The financial outlook for aging baby boomers is pretty grim: while a majority of U.S. workers have set aside funds for retirement, research suggests they haven’t saved nearly enough, forcing reliance on Social Security despite the system’s impending insolvency.
Most Americans’ retirement piggy banks are “quite slim,” writes USA Today regarding the Employee Benefit Research Institute’s most recent survey on retirement confidence, forecasting the very real possibility of not-quite-golden years for many about to retire.
Not considering home equity or defined benefit plans, 57% of households surveyed by the EBRI reported less than $25,000 in savings and investments. Nearly three in ten (28%) say they have less than $1,000 saved.
“Americans are still planning for retirement, but, as one would expect, how they have saved for retirement depends very heavily on age and on preretirement income,” writes USA Today.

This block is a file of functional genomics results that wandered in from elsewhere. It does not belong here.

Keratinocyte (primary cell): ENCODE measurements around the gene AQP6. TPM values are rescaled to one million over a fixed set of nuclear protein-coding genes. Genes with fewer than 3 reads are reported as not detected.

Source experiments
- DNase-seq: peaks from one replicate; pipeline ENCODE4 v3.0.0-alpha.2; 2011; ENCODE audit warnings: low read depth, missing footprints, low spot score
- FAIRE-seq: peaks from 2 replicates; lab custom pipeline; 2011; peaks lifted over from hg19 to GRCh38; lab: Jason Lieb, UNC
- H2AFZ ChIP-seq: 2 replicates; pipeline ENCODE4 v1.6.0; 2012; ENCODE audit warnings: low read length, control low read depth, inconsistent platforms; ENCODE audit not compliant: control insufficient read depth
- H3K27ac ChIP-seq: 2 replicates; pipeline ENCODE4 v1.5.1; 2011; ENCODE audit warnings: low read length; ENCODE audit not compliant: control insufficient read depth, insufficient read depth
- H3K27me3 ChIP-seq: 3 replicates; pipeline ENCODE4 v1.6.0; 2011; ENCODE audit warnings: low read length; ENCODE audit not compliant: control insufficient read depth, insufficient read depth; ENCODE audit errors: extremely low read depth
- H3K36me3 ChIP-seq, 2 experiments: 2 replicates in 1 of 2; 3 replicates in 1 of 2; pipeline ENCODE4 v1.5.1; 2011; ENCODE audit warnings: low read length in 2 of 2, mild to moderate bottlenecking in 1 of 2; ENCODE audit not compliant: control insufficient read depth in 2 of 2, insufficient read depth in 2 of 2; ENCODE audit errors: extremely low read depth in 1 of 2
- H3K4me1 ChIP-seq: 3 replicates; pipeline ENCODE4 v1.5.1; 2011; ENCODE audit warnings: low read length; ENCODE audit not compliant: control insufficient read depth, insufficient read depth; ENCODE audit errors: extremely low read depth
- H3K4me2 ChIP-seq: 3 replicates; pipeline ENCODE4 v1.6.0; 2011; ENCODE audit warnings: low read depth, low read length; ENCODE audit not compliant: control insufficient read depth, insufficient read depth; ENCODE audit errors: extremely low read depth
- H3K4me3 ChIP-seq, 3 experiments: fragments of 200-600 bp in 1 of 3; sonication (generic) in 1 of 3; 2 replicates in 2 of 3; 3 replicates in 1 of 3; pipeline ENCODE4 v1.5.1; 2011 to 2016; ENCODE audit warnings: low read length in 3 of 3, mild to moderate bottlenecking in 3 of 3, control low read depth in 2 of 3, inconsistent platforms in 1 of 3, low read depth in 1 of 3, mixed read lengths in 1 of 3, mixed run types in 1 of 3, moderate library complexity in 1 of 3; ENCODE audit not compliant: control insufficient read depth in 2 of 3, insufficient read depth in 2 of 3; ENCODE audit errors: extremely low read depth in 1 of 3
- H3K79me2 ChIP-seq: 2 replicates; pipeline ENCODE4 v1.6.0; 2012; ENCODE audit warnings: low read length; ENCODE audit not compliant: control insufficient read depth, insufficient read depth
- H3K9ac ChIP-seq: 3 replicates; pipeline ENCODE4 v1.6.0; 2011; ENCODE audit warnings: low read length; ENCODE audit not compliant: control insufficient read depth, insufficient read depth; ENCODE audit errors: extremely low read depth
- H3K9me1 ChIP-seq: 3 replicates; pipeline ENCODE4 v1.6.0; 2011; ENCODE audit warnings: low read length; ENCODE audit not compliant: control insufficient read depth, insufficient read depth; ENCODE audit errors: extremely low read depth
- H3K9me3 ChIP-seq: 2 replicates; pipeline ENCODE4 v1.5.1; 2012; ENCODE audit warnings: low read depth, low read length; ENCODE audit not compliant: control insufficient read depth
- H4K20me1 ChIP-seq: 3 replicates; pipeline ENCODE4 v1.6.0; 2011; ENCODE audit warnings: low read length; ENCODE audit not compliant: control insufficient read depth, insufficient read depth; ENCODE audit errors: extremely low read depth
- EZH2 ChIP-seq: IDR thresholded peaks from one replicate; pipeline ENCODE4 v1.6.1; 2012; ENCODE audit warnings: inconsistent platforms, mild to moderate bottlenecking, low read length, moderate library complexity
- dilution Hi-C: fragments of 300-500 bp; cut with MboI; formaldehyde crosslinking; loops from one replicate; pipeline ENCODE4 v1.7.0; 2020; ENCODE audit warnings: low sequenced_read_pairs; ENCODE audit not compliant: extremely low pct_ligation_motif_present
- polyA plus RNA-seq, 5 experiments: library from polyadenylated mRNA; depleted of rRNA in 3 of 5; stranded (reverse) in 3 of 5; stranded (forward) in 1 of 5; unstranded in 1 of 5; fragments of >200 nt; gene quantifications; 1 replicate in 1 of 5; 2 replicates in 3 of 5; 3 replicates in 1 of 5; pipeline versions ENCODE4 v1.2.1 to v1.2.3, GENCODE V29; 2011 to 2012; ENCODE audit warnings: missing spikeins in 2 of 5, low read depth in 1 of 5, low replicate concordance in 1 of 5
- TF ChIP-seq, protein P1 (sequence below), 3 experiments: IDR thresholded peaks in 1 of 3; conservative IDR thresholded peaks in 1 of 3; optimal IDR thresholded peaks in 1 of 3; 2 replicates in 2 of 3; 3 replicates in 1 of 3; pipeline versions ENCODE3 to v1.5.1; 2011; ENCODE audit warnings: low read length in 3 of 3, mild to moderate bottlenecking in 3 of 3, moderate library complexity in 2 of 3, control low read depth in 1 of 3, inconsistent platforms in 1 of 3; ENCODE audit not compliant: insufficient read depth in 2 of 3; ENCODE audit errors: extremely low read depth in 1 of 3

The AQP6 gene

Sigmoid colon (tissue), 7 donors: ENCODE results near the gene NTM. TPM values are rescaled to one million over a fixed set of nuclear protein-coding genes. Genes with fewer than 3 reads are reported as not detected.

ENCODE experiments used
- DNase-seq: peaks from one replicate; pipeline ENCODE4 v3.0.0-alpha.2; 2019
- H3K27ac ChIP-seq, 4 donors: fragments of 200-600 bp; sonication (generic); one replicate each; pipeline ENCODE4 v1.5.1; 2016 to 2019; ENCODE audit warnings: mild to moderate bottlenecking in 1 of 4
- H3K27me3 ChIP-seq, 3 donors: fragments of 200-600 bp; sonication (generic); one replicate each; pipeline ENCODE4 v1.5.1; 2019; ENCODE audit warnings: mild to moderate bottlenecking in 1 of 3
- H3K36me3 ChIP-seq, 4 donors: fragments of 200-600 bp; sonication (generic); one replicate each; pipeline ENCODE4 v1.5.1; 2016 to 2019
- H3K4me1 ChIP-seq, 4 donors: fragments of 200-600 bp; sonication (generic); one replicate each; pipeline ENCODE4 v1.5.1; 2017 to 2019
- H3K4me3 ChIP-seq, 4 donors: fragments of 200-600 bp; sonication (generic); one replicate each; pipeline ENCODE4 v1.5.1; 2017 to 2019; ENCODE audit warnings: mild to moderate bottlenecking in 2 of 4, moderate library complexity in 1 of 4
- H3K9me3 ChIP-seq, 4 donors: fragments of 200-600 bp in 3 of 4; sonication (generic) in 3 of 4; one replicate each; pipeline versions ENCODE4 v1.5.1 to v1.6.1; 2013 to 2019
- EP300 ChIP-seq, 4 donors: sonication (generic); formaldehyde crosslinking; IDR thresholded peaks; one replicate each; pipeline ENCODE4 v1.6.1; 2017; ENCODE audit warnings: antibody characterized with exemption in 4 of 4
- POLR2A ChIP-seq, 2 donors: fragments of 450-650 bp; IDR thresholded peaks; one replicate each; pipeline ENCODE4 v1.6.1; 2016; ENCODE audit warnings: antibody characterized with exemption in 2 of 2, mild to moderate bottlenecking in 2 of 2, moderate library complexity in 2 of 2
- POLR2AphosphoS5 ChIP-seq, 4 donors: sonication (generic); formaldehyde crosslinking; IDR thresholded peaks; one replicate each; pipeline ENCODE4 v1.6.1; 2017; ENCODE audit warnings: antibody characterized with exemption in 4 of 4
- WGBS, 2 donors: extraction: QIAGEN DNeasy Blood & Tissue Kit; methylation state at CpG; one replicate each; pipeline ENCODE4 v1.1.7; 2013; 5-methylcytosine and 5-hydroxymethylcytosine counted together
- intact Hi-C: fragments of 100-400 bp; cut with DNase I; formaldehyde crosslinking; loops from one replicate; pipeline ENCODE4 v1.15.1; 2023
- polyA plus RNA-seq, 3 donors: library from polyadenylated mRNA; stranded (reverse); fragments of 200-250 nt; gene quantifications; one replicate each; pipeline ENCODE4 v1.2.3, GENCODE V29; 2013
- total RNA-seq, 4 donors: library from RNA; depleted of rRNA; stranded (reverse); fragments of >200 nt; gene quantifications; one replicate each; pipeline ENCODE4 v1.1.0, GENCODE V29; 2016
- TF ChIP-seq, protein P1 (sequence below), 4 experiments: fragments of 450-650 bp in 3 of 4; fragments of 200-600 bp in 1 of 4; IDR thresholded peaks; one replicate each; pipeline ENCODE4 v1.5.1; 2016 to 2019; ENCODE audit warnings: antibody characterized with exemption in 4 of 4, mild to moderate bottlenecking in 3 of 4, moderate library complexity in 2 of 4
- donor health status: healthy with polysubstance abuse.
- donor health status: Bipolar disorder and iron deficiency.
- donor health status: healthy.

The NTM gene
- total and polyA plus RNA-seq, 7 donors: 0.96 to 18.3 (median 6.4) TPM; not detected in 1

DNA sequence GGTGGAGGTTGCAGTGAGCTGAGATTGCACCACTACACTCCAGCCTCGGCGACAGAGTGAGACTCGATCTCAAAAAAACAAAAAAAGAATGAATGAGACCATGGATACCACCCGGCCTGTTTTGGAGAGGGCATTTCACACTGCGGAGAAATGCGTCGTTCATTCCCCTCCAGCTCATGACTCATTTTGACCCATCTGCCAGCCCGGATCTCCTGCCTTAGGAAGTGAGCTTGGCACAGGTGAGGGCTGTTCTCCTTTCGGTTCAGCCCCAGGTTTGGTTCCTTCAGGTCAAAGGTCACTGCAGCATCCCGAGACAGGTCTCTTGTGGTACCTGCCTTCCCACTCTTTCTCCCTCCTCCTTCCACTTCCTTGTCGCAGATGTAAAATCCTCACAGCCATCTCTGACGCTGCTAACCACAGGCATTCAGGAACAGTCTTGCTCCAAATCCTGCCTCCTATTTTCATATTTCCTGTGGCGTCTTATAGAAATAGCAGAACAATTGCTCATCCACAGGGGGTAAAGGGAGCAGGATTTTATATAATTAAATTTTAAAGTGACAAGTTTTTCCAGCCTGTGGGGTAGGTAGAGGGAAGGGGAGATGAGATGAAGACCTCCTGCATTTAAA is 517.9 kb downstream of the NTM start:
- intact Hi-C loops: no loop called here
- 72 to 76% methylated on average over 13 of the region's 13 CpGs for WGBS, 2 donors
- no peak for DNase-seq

More than a quarter (27%) of those surveyed in Gallup’s annual Economy and Personal Finance poll in April said income from part-time work post-retirement will be a “major source” of retirement funds, among respondents earning less than $30,000 a year. Another 42% of respondents in that financial category said Social Security would be their major source of income in retirement.
In contrast, 65% of those making $75,000 or more a year told Gallup their retirement savings accounts would be their major source of retirement funds. Only 17% planned to rely on Social Security benefits.
The United States’ retirement system earned a ‘C’ rating from consulting firm Mercer, compared to the ‘A’ grade Denmark received and the Netherlands’ retirement system’s B+ rating, which features a near-universal pension system funded by employer contributions along with a fund similar to Social Security.
“The study showed plainly that many other countries are more willing than the United States to mandate unpleasant steps by workers and employers to fund a stable system,” says the article.
The United States Social Security trust fund is expected to become insolvent by 2033, the program’s trustees said last Friday in their annual report.
Read the full article at USA Today.
Written by Alyssa Gerace